Our revolution is not a battle of fine phrases

…. I speak on behalf of women the world over, who suffer from a male-imposed system of exploitation. Women who struggle and who proclaim with us that the slave who is not able to take charge of his own revolt deserves no pity for his lot. This harbours illusions in the dubious generosity of a master pretending to set him free. Freedom can be won only through struggle, and we call on all our sisters of all races to go on the offensive to conquer their rights.

Comrades, there is no true social revolution without the liberation of women. May my eyes never see and my feet never take me to a society where half the people are held in silence. I hear the roar of women’s silence. I sense the rumble of their storm and feel the fury of their revolt.

Extract of Sankara’s speech on October 4th 1984 at the General Assembly of United Nations

On October 15th, Africans commemorate the assassination of Isidore Thomas Sankara. On this day every year, the internet is filled with his quotes, his pictures. Africans collectively spend a day praising a man whose sacrifice we stand on. 31 years later, the continent is still deeply lost and sometimes there seems to be no hope for the future. And by the future, I mean an Africa free from white supremacist capitalist imperialist patriarchy.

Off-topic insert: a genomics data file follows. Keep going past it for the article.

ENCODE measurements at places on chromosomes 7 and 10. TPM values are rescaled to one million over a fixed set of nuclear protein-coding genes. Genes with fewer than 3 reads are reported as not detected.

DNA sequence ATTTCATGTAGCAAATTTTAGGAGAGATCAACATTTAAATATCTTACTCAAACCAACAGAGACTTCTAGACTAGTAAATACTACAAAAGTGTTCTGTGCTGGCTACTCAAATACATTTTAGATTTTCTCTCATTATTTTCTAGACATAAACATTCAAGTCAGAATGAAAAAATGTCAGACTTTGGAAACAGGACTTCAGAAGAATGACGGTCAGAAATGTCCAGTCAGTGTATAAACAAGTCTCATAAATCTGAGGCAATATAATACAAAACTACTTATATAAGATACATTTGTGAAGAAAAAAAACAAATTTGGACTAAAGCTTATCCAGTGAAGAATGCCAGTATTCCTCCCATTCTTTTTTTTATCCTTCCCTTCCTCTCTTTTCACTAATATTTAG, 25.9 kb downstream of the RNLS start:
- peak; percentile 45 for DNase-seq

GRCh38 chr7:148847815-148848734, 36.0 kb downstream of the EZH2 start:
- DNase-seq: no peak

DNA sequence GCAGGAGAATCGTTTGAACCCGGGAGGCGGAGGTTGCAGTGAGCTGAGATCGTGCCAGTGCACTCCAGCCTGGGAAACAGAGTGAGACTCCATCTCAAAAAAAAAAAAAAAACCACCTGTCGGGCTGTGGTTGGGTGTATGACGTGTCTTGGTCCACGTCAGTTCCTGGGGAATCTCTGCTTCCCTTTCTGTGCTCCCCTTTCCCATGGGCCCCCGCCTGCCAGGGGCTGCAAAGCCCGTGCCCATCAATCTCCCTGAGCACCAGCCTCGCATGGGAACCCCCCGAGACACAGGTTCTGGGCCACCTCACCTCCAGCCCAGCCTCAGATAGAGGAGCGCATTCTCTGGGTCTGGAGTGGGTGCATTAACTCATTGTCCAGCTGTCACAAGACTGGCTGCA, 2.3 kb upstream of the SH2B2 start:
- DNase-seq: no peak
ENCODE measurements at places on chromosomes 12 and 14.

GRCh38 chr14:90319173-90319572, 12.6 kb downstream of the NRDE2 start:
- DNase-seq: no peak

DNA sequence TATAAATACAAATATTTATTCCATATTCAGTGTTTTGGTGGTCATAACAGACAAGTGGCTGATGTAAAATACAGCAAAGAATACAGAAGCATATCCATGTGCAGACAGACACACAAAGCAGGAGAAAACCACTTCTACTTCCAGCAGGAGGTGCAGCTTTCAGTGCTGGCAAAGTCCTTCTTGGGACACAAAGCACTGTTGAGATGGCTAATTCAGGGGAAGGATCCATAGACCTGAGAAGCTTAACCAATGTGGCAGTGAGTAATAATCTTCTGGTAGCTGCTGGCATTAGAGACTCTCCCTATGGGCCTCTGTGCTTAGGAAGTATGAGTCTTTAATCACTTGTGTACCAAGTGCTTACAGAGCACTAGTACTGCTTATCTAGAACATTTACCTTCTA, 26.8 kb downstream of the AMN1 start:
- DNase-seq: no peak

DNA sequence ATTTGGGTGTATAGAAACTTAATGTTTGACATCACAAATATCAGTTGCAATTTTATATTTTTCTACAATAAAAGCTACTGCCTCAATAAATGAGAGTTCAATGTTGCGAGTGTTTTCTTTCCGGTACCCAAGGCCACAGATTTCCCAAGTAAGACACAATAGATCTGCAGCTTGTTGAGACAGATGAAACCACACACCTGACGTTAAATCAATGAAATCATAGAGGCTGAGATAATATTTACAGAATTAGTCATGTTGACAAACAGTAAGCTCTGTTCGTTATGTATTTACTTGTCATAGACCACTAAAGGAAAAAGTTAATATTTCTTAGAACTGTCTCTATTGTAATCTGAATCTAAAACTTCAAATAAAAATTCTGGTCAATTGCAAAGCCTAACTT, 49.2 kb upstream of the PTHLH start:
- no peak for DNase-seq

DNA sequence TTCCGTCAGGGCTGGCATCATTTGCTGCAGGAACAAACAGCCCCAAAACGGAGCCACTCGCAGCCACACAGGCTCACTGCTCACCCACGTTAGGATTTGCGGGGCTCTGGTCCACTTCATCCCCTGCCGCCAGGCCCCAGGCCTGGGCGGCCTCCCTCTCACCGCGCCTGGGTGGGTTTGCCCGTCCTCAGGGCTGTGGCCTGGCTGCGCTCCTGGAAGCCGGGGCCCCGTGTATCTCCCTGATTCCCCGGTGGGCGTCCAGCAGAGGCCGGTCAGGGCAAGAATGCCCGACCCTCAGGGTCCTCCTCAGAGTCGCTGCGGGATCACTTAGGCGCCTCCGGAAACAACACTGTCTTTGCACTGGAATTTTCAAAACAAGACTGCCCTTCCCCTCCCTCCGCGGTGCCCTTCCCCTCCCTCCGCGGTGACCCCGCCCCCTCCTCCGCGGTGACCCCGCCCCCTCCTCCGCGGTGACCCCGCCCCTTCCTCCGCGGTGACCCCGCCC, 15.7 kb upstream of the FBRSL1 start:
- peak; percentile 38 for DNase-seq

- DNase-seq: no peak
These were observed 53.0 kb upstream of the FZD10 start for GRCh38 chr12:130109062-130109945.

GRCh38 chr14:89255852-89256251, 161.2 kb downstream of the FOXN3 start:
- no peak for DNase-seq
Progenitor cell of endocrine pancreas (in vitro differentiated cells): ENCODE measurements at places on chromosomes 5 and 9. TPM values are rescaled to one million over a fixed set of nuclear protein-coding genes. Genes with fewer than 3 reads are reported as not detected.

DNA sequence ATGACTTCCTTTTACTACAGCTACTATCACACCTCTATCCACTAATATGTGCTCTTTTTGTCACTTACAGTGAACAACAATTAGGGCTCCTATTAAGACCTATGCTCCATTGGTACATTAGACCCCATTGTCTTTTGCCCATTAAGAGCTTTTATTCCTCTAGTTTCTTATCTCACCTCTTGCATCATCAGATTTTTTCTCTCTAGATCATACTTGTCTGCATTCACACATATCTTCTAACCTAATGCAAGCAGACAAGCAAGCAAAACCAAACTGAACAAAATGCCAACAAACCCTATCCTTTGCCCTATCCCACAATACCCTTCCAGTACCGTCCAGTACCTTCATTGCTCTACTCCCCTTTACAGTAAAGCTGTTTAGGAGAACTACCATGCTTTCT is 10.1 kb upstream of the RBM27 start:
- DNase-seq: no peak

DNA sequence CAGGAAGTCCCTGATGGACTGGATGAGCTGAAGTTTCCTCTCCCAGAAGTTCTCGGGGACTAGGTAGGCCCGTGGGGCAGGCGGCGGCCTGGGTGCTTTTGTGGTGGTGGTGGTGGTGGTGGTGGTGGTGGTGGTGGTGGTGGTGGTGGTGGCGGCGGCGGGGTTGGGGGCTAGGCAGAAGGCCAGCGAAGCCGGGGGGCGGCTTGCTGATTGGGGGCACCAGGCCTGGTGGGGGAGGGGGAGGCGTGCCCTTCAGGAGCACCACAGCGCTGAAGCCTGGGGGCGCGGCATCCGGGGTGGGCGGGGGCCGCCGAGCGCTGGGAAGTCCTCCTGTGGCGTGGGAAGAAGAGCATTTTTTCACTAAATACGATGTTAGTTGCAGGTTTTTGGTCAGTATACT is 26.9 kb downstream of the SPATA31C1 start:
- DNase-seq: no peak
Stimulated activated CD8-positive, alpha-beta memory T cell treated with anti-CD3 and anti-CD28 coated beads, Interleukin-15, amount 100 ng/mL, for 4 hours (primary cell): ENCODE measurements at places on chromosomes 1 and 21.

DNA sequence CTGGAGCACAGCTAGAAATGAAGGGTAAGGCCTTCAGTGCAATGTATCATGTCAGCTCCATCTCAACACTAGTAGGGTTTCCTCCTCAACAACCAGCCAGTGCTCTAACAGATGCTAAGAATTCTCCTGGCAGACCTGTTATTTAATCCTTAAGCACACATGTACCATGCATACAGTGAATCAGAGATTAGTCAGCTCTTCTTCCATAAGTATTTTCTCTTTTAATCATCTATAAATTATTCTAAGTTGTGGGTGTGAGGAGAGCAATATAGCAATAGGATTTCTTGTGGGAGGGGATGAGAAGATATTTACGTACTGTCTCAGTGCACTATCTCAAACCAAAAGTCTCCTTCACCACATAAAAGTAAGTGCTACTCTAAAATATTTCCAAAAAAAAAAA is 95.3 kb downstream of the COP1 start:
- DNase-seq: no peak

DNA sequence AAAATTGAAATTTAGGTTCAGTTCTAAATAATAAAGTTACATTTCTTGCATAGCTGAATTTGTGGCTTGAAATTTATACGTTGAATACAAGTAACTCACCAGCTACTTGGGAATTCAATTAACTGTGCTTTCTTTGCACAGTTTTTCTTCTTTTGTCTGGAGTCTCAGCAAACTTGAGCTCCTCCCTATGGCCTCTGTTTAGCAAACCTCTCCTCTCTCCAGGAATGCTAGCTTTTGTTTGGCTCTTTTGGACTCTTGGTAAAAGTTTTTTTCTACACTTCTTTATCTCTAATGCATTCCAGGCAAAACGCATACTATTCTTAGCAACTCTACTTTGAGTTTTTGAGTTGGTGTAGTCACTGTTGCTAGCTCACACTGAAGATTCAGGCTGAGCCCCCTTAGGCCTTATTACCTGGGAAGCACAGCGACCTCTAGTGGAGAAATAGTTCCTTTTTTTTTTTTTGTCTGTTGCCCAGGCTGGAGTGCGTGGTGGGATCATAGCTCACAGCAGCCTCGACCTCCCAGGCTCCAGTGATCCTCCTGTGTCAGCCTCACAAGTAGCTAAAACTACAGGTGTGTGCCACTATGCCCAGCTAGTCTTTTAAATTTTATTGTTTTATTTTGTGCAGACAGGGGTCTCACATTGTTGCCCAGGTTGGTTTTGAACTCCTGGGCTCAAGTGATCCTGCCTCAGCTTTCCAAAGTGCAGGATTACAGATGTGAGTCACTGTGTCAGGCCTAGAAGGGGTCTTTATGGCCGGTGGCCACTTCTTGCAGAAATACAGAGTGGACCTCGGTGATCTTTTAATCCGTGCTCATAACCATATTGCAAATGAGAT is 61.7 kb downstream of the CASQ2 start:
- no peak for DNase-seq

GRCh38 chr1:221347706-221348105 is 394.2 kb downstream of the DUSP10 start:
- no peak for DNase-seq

I studied the life of Thomas Sankara. I was desperate to understand how and why he was ahead of his time. Amazed by his speeches that centred women’s liberation, I searched longingly for a reason behind his allyship. Sankara’s politics were based on the idea of a new society where men and women must be treated equally. His speech of October 4th, 1984, is still the best speech I have ever heard from an ally. But his devotion to women’s rights was beyond simply articulating the women’s struggle. He worked towards a fair and equal Burkina Faso during his short time as the leader. His administration stopped female genital mutilation, forced marriages and polygamy. His advisory team was mostly made of women. He gave women access to power and stepped back to LISTEN and learn about how he could be a great ally. Most importantly, he was aware of his male privilege but also aware that Africa’s freedom depended on the liberation of women. In his own words, ” The revolution and women’s liberation go together. We do not talk about women’s emancipation as an act of charity. Inequality can be done away with only by establishing a new society, where men and women will enjoy equal rights”.  Thus, the status of women will improve only with the elimination of the system that exploits them.” Sankara knew then that white supremacy was patriarchal and capitalist then imperialist. He knew that it was only through women’s liberation that Africa could be revolutionized.